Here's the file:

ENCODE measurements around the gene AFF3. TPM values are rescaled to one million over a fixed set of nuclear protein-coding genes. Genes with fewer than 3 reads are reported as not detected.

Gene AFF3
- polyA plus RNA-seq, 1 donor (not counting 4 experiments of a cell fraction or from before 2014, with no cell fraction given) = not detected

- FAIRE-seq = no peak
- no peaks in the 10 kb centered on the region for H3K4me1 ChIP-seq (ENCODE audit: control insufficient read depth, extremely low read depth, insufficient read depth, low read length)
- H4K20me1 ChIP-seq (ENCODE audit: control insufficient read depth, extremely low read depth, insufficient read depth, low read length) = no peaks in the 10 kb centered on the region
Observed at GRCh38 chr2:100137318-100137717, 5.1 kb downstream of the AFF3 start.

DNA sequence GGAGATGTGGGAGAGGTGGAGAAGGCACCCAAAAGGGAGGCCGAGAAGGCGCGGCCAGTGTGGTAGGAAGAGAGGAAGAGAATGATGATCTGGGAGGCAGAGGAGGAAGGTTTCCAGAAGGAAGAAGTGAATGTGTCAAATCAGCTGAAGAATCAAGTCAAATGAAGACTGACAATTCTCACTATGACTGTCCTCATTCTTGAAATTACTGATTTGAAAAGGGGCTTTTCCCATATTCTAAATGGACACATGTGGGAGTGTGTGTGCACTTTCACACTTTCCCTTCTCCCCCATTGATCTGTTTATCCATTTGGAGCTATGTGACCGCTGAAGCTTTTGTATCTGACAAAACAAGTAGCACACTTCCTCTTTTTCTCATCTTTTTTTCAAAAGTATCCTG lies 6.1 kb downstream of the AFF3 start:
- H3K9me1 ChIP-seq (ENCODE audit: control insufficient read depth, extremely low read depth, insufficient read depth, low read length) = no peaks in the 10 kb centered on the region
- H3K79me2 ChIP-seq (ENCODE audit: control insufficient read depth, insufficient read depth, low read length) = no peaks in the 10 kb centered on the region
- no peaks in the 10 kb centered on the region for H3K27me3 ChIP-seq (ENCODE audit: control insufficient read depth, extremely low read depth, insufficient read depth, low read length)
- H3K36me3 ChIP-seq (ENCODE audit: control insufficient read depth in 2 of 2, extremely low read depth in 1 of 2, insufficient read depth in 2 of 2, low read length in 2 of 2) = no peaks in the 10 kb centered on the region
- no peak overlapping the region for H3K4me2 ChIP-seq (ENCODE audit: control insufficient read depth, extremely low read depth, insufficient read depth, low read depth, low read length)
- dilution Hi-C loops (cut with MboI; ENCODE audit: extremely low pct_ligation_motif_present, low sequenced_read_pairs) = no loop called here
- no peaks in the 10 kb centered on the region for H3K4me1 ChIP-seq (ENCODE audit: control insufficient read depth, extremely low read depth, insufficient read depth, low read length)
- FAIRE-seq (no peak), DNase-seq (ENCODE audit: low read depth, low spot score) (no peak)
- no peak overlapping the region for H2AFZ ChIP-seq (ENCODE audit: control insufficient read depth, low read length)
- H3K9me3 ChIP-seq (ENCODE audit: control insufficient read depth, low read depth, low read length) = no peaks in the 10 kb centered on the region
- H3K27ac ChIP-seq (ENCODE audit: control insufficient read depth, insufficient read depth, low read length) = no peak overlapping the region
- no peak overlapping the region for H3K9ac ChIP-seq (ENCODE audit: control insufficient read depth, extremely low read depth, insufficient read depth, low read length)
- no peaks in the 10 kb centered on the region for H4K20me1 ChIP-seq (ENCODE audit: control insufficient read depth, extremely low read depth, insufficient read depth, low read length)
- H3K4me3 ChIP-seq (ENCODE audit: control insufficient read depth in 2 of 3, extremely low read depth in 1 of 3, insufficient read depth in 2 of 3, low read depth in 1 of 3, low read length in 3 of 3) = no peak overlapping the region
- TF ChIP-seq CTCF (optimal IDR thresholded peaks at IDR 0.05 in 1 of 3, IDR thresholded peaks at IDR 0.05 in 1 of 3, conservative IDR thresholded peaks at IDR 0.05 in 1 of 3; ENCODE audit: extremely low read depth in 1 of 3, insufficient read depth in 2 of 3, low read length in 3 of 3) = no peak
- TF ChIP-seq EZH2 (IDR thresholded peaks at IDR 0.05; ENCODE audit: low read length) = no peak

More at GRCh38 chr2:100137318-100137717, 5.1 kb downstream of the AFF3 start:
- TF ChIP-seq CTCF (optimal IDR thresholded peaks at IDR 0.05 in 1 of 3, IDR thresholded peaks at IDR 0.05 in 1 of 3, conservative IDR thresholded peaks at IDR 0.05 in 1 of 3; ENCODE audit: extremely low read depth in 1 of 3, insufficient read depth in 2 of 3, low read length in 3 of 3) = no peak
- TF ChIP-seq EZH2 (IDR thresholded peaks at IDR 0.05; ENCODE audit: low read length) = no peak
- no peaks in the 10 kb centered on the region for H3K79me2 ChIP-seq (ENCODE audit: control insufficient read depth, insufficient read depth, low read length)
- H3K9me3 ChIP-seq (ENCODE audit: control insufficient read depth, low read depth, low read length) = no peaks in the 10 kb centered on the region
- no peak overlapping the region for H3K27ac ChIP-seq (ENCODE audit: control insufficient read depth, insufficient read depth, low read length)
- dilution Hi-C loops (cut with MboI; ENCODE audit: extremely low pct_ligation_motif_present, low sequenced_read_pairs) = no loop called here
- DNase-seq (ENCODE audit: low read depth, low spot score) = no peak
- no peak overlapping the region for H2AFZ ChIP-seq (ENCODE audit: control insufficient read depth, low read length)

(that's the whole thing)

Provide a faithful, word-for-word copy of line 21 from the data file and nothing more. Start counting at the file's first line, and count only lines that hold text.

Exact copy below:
- no peaks in the 10 kb centered on the region for H4K20me1 ChIP-seq (ENCODE audit: control insufficient read depth, extremely low read depth, insufficient read depth, low read length)